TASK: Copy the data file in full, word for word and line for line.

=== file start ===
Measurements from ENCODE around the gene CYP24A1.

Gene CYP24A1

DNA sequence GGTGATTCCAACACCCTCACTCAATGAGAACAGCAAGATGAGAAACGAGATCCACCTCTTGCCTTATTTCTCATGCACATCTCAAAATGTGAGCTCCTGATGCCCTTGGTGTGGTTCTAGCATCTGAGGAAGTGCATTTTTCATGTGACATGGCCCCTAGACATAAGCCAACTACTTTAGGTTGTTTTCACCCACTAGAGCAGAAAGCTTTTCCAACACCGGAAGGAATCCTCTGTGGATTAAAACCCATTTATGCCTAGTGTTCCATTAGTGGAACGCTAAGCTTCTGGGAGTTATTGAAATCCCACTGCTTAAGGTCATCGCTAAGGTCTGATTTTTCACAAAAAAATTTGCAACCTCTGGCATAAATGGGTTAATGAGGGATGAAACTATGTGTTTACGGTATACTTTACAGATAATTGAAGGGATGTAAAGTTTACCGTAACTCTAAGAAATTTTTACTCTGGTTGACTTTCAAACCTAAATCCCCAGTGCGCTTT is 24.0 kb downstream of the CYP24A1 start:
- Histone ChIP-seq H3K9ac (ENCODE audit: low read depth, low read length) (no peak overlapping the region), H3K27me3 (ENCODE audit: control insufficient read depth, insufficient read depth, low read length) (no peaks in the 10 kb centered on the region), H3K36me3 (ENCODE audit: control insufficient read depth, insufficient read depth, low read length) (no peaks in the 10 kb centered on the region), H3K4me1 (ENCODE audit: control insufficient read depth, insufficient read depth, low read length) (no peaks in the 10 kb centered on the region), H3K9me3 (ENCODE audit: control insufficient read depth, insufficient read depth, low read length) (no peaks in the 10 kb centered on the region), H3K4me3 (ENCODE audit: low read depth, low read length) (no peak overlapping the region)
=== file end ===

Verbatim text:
Measurements from ENCODE around the gene CYP24A1.

Gene CYP24A1

DNA sequence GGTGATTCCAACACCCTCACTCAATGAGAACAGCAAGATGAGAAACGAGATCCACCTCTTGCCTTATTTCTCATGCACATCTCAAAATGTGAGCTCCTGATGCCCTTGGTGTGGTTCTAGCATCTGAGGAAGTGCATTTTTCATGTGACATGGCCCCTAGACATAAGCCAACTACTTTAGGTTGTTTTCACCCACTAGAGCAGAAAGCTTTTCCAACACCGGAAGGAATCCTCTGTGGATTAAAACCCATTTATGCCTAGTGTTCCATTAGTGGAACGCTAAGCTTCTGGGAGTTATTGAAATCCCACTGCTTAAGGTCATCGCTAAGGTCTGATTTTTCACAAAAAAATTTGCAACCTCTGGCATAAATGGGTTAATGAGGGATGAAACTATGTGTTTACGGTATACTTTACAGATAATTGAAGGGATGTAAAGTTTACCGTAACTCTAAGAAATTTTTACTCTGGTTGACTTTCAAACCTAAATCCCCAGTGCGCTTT is 24.0 kb downstream of the CYP24A1 start:
- Histone ChIP-seq H3K9ac (ENCODE audit: low read depth, low read length) (no peak overlapping the region), H3K27me3 (ENCODE audit: control insufficient read depth, insufficient read depth, low read length) (no peaks in the 10 kb centered on the region), H3K36me3 (ENCODE audit: control insufficient read depth, insufficient read depth, low read length) (no peaks in the 10 kb centered on the region), H3K4me1 (ENCODE audit: control insufficient read depth, insufficient read depth, low read length) (no peaks in the 10 kb centered on the region), H3K9me3 (ENCODE audit: control insufficient read depth, insufficient read depth, low read length) (no peaks in the 10 kb centered on the region), H3K4me3 (ENCODE audit: low read depth, low read length) (no peak overlapping the region)